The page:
With winter fast approaching, it is crucial to consider the possibility of severe weather in the Northeast during the colder months, particularly nor’easters. The combination of heavy precipitation and heavy winds, usually alongside significant snow and ice, comes with a host of potential hazards to our homes, including HVAC equipment. Ensuring that you are adequately prepared for a potential nor’easter is essential to preventing breakdowns or damage to your system that can lead to costly repairs and leave you without heat in your home when you need it most. However, with some knowledge and preparation, you can increase your chances of staying comfortable, no matter the weather.

A nor’easter is a storm that forms along North America’s East Coast. It is named after the direction from which the winds blow over the New England and Mid-Atlantic states.

Understanding Nor’easters

According to NOAA, a nor’easter is a storm that forms along North America’s East Coast. It is named after the direction from which the winds blow over the New England and Mid-Atlantic states. Warm water is generated through the Gulf Stream, which heats the air above the water. On land, however, the air is cold. When the two air temperatures collide, it fuels a nor’easter. Similar to hurricanes, nor’easters exhibit a counter-clockwise wind pattern. This swirling motion draws moisture from the Atlantic Ocean towards the Northeast, resulting in substantial precipitation, commonly in the form of snow, along with flooding and high winds.


Hazards to your HVAC system can include:

  • Snow or ice buildup
  • Debris, such as branches and rocks
  • Moisture around sensitive elements
  • Frozen components

Removing overhead branches from your outdoor HVAC unit can reduce risk of damage during storms.

Protecting your System

 Alongside proper professional inspections and maintenance of your HVAC equipment, there are some strategies to protect your system during a nor’easter.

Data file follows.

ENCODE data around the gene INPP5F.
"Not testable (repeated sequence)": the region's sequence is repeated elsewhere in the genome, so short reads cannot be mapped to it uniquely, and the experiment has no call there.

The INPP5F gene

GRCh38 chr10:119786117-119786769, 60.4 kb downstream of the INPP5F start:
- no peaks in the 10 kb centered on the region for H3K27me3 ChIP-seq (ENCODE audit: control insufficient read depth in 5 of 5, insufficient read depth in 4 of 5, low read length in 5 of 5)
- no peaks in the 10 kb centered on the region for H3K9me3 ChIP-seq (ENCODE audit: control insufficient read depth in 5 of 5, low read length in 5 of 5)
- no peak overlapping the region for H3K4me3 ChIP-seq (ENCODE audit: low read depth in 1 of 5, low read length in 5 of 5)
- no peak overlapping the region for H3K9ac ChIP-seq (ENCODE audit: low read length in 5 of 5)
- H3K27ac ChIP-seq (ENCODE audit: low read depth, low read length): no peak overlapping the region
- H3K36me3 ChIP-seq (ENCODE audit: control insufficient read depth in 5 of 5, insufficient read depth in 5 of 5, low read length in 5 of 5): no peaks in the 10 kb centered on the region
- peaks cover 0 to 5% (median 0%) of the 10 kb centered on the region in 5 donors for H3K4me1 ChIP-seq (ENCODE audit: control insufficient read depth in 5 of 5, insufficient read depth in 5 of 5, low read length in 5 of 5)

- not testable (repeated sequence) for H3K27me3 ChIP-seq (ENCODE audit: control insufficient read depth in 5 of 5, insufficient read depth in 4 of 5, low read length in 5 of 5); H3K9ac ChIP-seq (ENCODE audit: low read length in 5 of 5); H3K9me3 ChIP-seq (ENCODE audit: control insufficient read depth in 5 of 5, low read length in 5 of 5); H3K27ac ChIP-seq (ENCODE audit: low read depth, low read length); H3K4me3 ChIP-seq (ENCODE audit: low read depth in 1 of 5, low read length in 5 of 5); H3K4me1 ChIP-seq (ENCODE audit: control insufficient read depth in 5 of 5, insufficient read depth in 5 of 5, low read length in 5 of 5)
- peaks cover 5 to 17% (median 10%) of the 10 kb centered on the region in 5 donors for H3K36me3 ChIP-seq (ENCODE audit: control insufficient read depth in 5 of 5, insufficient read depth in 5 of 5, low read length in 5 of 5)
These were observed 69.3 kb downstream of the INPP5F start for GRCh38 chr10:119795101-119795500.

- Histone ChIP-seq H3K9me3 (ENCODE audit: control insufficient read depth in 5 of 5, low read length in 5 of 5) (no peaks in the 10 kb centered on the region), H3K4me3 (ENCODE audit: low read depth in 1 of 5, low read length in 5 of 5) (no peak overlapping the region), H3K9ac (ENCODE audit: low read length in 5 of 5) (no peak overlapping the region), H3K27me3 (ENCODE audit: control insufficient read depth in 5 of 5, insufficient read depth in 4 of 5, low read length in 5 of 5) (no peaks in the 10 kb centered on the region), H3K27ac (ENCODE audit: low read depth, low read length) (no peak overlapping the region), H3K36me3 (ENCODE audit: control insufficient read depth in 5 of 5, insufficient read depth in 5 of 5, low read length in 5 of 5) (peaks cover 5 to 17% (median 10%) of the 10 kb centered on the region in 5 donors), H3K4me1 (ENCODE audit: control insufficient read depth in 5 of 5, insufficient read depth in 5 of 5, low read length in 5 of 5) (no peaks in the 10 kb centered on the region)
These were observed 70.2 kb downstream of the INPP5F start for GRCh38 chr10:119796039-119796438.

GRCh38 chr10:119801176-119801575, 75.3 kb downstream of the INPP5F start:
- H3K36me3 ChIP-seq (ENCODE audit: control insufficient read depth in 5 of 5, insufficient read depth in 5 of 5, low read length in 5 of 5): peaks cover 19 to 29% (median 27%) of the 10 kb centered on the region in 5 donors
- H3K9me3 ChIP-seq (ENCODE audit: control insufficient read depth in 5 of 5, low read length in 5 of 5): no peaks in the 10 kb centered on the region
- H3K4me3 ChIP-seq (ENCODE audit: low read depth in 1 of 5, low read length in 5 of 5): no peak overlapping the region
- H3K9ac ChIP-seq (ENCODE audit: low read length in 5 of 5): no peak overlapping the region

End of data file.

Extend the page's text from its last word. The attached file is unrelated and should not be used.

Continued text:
• Insulate and Seal:

Insulation is the barrier between external and internal temperatures. It is essential to have insulation around any exposed pipes or coils to prevent them from freezing and to seal around doors and windows to prevent cold air and moisture from causing your system to overwork.

  • Use Protective Coverings:

Installing a cover over your outdoor unit can shield it from snow, ice, and debris. However, please consult your HVAC technician to ensure it won’t impede functionality or pose safety hazards.

  • Trim Trees:

Landscape the area around your outdoor unit to remove any overhanging branches to reduce the risk of potential harm caused by debris.

  • Move Outdoor Objects:

If you have any outdoor furniture, toys, planters, etc., around your unit, it would be wise to move them to another location. This protects those items, as well as anything that could come in contact with an outside HVAC unit during high winds.

  • Install Surge Protectors:

Adding a surge protector for your HVAC system will minimize the risk of damage from electrical surges during a storm.

  • Clear Debris and Snow:

If it is safe to do so during the storm, periodically inspect and remove any snow, ice buildup, and debris that might hinder your unit’s operation. Also check the exhaust pipe to ensure it has not been blocked with snow causing carbon monoxide to build within your home.


Taking these precautions prior to a storm’s arrival can help protect your heating system, keep you warm, safe and comfortable during severe winter weather and give you peace of mind.


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If your question still needs answering or you’d like to schedule a consultation, contact the friendly team at Genove Oil & Air, and we’ll help you find the right solution for your home or business.


Whether you need home heating oil or Bioheat delivery, or installation and service of oil & natural gas systems for HVAC, heating, and cooling—call us at 781-893-9191 or email us.